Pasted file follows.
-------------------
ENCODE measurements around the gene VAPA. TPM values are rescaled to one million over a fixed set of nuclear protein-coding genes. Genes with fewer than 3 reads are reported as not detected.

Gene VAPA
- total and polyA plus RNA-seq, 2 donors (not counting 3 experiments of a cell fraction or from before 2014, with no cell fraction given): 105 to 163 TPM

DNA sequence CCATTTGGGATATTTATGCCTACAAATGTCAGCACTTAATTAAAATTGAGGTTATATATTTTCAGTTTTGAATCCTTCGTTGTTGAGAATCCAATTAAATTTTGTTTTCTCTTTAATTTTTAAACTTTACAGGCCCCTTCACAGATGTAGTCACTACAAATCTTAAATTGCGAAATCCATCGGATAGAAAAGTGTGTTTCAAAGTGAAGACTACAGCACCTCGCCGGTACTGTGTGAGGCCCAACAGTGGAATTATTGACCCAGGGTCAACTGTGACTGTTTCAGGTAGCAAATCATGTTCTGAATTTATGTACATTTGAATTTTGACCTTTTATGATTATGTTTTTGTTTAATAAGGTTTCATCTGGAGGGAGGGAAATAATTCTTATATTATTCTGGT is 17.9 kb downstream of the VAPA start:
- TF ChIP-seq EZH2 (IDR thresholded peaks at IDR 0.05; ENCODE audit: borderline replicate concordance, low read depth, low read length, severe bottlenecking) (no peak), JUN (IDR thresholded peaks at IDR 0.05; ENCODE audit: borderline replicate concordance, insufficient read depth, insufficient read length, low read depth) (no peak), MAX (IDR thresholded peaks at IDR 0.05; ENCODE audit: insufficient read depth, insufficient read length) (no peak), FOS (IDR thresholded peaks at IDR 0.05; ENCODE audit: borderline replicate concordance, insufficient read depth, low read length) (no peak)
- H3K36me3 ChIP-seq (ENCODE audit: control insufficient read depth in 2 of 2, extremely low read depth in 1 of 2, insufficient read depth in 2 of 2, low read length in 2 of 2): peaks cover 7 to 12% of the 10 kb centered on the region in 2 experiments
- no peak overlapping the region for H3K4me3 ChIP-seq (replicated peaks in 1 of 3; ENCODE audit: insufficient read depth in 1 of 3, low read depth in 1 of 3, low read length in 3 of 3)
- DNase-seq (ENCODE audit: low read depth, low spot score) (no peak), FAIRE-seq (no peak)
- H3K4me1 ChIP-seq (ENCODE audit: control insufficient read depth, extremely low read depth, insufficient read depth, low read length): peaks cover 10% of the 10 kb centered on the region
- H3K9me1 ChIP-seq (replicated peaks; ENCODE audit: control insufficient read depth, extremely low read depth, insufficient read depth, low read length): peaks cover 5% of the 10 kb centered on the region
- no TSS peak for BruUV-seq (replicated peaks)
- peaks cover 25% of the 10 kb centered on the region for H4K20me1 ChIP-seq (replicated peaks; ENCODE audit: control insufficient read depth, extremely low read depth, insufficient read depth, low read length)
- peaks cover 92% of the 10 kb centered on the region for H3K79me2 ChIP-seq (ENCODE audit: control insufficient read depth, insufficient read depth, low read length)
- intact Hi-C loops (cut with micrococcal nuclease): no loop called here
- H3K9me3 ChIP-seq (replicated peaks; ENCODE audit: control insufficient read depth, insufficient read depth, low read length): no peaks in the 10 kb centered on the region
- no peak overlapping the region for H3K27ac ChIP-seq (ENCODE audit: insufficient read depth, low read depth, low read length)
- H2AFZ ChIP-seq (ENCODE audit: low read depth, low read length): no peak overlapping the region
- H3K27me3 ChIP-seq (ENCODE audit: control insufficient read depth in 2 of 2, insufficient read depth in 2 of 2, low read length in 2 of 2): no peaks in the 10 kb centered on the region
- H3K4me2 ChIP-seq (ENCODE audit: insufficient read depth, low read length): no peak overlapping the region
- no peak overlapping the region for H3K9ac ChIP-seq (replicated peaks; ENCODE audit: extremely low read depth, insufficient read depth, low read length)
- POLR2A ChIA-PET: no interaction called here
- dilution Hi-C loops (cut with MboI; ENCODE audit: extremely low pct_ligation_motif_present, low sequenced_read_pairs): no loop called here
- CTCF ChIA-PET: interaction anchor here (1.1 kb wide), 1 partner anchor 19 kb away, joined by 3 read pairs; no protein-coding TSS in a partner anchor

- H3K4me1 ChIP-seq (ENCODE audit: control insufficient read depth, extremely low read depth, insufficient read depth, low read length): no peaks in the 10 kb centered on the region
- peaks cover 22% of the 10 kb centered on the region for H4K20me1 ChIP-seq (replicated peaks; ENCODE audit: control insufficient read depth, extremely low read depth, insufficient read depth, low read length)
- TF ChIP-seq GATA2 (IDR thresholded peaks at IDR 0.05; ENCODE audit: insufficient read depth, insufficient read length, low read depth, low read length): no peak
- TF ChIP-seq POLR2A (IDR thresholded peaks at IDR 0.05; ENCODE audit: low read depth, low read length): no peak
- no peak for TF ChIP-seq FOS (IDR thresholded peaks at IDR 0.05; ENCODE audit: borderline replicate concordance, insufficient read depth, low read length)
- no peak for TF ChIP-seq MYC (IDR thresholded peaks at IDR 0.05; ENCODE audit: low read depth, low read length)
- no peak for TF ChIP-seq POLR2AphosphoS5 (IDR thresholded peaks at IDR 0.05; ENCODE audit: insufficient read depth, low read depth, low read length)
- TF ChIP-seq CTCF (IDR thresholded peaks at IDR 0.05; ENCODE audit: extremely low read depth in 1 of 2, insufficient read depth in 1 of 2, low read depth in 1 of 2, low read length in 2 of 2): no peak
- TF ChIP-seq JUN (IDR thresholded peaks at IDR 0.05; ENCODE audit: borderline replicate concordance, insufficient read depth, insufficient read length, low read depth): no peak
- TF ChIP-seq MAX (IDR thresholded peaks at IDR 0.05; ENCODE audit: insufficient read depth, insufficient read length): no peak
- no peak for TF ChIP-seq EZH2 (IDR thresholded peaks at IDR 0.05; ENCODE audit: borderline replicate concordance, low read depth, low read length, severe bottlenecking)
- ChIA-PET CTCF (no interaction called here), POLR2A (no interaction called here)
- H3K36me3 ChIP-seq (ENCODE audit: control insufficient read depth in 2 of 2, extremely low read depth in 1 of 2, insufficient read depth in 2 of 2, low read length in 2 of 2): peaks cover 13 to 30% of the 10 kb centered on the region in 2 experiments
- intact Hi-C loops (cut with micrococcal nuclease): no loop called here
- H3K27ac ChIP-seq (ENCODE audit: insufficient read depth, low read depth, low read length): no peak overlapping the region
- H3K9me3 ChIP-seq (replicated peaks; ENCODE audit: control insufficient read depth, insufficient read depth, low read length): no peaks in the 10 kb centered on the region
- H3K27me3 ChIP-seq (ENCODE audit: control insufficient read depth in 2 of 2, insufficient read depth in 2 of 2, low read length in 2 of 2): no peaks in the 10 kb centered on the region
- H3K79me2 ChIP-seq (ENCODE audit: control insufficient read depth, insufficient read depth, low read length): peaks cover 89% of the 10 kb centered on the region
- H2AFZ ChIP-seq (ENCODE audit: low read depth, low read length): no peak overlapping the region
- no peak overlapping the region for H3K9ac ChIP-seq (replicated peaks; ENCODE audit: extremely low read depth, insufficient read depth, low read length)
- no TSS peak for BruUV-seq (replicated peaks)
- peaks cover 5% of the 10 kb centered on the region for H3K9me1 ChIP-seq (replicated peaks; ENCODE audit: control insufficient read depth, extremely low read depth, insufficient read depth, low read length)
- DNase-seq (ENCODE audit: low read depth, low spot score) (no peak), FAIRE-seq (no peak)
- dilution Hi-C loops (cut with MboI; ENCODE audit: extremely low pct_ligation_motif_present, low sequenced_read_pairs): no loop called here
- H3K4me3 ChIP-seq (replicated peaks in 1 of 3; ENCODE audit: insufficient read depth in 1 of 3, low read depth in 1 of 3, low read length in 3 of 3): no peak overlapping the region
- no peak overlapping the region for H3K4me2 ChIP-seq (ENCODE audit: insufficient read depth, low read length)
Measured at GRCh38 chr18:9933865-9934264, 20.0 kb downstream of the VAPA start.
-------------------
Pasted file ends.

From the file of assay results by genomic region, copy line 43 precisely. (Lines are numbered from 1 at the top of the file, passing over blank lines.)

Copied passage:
- no peak overlapping the region for H3K9ac ChIP-seq (replicated peaks; ENCODE audit: extremely low read depth, insufficient read depth, low read length)